It's hot now and Met Éireann says it's going to get even hotter in the coming days
It's not over yet.
Ireland recorded its highest temperature of the year over the weekend with temperatures rising to 29.5 degrees in Athenry, Galway and 31.2 degrees in Ballywatticock, Down.
Speaking on RTÉ's Morning Ireland, Met Éireann's Aoife Kealy said that the current conditions will likely remain until Thursday, however there could be a slight change towards less warm conditions next weekend.
"We're likely to see that [temperature] exceeded in the coming days," Kealy said.
"We're likely to see the the conditions staying pretty much the same out until about Thursday but we are looking at a slight change from Friday onwards.
"There is still some uncertainty towards that but definitely trending towards a change to slightly less warm conditions at the weekend, but still reaching the low 20s or mid 20s."
Met Éireann is also cautioning people to be aware of the "real risks" that come with this weather and has issued a high temperature advisory that will remain in place until Friday.
"There are some real risks that come with this weather, it is uncomfortable at times particularly trying to sleep, but there are other factors to consider, things like; heat exhaustion, stress and also high UV levels," Kealy said.
She added: "It's also important to give people the heads up that they do have to take care when conditions are like this."
Over the weekend, The Marie Keating Foundation urged everyone to be ‘SunSmart’ during the unusually hot weather and protect themselves from damaging UV rays and avoid unsafe skin practices.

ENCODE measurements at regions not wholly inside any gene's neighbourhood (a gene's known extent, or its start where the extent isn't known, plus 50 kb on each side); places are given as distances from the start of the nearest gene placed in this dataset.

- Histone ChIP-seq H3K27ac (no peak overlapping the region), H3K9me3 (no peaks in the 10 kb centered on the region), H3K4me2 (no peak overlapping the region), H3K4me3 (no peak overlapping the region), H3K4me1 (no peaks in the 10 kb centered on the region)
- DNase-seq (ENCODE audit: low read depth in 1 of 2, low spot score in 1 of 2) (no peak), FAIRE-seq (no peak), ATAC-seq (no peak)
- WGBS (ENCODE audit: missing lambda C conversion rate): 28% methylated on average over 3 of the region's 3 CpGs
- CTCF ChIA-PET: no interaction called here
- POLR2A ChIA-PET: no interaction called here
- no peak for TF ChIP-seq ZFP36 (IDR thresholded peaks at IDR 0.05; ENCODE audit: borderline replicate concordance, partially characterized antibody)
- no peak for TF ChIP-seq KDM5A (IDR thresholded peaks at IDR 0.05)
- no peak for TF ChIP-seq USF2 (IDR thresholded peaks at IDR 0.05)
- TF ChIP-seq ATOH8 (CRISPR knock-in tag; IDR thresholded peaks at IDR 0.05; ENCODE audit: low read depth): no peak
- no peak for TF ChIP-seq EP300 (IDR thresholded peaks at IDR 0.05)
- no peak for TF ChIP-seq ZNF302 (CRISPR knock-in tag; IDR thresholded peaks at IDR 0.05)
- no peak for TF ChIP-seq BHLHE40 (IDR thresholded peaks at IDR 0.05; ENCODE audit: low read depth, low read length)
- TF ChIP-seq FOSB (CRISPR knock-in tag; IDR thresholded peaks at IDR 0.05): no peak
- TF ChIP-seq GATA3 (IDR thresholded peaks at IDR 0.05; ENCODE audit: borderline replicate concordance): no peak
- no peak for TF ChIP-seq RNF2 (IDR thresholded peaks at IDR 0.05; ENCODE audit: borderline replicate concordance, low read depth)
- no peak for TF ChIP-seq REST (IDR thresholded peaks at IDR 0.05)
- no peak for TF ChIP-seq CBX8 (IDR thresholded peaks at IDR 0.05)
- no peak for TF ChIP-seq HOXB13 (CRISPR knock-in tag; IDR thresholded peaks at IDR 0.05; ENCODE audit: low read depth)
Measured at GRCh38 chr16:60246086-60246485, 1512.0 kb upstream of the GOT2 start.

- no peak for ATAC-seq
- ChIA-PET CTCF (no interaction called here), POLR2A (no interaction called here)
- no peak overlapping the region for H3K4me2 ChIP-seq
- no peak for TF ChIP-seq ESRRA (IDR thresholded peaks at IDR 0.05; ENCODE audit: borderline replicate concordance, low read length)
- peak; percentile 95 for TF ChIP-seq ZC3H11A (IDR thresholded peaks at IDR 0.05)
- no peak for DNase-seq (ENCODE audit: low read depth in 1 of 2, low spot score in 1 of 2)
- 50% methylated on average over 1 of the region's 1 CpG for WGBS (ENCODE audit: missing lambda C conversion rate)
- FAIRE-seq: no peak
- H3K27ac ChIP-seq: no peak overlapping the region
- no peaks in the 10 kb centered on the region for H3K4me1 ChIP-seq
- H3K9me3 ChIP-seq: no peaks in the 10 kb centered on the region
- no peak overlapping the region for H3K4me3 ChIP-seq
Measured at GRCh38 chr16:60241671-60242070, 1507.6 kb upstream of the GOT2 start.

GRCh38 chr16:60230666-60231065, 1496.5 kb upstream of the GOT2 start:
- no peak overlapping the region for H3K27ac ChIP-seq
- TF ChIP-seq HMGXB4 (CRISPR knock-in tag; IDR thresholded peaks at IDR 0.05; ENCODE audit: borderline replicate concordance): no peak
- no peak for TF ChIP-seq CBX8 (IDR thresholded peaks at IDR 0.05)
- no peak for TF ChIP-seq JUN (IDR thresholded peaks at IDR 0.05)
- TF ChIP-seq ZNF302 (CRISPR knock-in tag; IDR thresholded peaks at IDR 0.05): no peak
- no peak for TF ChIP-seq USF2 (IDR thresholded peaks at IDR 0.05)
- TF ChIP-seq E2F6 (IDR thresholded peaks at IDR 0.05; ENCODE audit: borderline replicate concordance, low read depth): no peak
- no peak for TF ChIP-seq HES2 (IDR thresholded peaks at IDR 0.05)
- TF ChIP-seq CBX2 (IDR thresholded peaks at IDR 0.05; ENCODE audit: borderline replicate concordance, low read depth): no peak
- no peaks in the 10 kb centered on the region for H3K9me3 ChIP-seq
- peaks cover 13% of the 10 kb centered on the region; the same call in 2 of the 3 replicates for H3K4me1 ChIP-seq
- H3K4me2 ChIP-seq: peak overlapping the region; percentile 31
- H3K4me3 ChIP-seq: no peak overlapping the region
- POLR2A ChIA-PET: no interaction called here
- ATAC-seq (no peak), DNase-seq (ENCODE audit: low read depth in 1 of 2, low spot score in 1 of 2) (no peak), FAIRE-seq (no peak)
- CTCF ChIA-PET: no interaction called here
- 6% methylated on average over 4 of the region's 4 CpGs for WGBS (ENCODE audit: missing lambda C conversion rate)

"It is essential that we do not put our skin, and future health, at risk for the sake of an afternoon in the park," Bernie Carter, Assistant Director of Nursing Services, Marie Keating Foundation.
"By following the 5 S’s of the SunSmart code, you can enjoy the heatwave, and precious time outdoors this summer safely.”
The 5 S’s of the SunSmart code are:
Slop on sunscreen with a good UV rating and factor 30+ - By wearing sunscreen every day and remembering to reapply you are protecting your skin no matter the weather.
Slip on sun protective clothing - When spending time outdoors it's important to wear clothes that cover your skin such as hats and anything with long sleeves, to help reduce the impact of the sun’s rays on unprotected skin.
Slap on a wide brimmed hat - Wearing a hat can help to protect the skin on your face, neck and ears from direct sun exposure and will help to reduce your risk of skin cancer.
Slide on sunglasses – Protect your eyes from the suns glare by sliding on a pair of sunglasses with UV protection.
Seek shade – This is especially important if you are outdoors between the hours of 11am and 3pm when the sun is at its peak.